Battle of the Ravine

The Battle of the Ravine is the name most frequently used for the annual football game at Arkadelphia (Clark County) between Henderson State University (HSU) and Ouachita Baptist University (OBU). The cross-town rivalry has received widespread national media coverage through the years due to the fact that the football stadiums of the two schools are just across U.S. Highway 67 from each other. The game is promoted as the only college football rivalry in the country for which the visiting team walks rather than flies or buses to a road contest. The first game in the series was played in 1895, with Ouachita winning by a score of 8–0 on Thanksgiving Day. (At the time, Henderson was known as Arkadelphia …

Bearden, Henry Eugene (Gene)

Gene Bearden was a major league baseball player in the late 1940s and early 1950s. Despite major injuries suffered in World War II, he was still able to craft a seven-year career that was highlighted by his role as a starting pitcher on the 1948 Cleveland Indians team that won the World Series. Henry Eugene (Gene) Bearden was born on September 5, 1920, in Lexa (Phillips County) to Henry and Ella Bearden. With his father working as a machinist for the Missouri Pacific Railroad, the family moved a number of times, but Bearden spent much of his youth playing sandlot baseball in Tennessee. Graduating from Technical High School in Memphis, Tennessee, in 1938, the left-handed pitcher whose boyhood hero was …

Bell Slough Wildlife Management Area

When Lake Conway was completed in 1951 in the Palarm Creek bottoms of southern Faulkner County, land for the development of the lake was left over, some of it being government surplus as part of Camp Joseph T. Robinson. Because the area was home to a wide variety of wildlife—deer, squirrels, and migrating ducks especially—the Arkansas Game and Fish Commission (AGFC), which had overseen the creation of Lake Conway, created Bell Slough Wildlife Management Area (WMA), which encompasses Grassy Lake. Bell Slough WMA covers 2,040 acres and is a mix of moist-soil wetlands, bottomland hardwood forest, prairie, and upland hardwood and pine forest. The wetlands are managed as a waterfowl resting area, with water-control structures that allow the AGFC to …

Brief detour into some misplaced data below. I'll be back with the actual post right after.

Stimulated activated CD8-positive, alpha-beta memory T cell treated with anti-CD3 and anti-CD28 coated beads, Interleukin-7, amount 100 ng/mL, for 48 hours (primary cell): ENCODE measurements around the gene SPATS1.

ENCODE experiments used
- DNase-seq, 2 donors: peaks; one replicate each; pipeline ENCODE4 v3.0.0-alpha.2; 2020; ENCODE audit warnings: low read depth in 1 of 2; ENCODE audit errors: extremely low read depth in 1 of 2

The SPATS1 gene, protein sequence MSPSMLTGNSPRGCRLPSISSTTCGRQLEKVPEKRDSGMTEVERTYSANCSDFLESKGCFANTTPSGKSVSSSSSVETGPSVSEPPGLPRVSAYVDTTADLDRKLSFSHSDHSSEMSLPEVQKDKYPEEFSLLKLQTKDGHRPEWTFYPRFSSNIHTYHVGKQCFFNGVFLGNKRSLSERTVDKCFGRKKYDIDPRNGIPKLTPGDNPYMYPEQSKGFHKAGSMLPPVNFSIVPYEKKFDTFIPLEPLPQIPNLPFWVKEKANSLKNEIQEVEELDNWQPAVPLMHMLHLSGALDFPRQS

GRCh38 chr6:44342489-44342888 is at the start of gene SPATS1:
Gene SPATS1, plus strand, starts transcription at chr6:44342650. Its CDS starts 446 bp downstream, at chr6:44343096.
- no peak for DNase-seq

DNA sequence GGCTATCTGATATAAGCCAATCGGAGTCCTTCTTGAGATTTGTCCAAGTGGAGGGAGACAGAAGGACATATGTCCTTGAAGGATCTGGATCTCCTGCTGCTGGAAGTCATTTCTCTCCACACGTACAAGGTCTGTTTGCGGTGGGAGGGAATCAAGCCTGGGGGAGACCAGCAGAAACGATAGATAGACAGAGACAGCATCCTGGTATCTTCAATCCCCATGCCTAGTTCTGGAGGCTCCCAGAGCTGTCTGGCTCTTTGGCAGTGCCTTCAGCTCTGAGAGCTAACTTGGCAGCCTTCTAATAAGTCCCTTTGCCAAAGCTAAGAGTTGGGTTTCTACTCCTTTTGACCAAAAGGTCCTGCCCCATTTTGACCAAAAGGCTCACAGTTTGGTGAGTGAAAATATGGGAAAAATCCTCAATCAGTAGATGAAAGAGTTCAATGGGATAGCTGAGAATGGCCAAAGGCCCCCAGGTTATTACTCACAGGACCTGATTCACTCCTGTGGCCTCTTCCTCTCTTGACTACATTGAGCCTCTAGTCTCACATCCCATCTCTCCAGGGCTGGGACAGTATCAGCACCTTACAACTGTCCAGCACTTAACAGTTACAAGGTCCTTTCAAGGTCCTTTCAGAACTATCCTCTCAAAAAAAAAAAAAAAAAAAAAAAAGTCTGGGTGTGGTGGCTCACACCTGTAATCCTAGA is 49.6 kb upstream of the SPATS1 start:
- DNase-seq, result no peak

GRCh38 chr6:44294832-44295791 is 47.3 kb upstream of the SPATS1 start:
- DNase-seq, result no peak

Bell, Earl Holmes

Earl Holmes Bell of Jonesboro (Craighead County) is one of the most renowned U.S. men’s pole vaulters and coaches, a three-time Olympian, and five-time National Collegiate Athletic Association (NCAA) record holder. His achievements include setting the world’s outdoor record in 1976; qualifying for the Olympic Games in 1976, 1984 and 1988; and winning the bronze medal at the 1984 Olympics. He was the U.S. national champion in the 1970s, 1980s, and 1990s—a remarkable three-decade achievement for an athlete. After turning to coaching by founding Bell Athletics in Jonesboro, he was named the 1998 National Olympic Coach of the Year by the U.S. Olympic Committee. In 2004, Bell Athletics alone produced half of the U.S. Olympic pole-vaulting team. Earl Bell was …

Benson, Jesse N. “Buddy”

Jesse N. “Buddy” Benson earned statewide recognition in Arkansas athletic circles, first as a football player for the University of Arkansas (UA) in Fayetteville (Washington County) and later as the head football coach for thirty-one seasons at Ouachita Baptist University (OBU) in Arkadelphia (Clark County). Benson was a 1993 inductee into the Arkansas Sports Hall of Fame and was inducted into both the Ouachita Sports Hall of Fame and the National Association of Intercollegiate Athletics (NAIA) Hall of Fame. Buddy Benson was born on November 9, 1933, in Wright City, Oklahoma, to Jesse Benson and Louise Pate Benson. He was one of the nation’s most actively recruited football players after he graduated from high school at De Queen (Sevier County). …

Bentonville Film Festival

The Bentonville Film Festival (BFF) is held annually in Bentonville (Benton County), with the main focus of the four-day event being to promote diversity in the entertainment industry. Bentonville, in northwestern Arkansas, was chosen as the location for the festival at the suggestion of leadership from founding sponsor, Walmart Inc. Through the BFF Foundation, in partnership with Walmart and presenting sponsor Coca-Cola, the festival is the culmination of year-round efforts to encourage inclusion by the entertainment media. The Bentonville Film Festival was founded in 2015 by Academy Award–winning actress Geena Davis. She earned an Oscar as Best Supporting Actress for The Accidental Tourist (1988) and is also known for her film work in Tootsie (1982), Beetlejuice (1988), Thelma & Louise …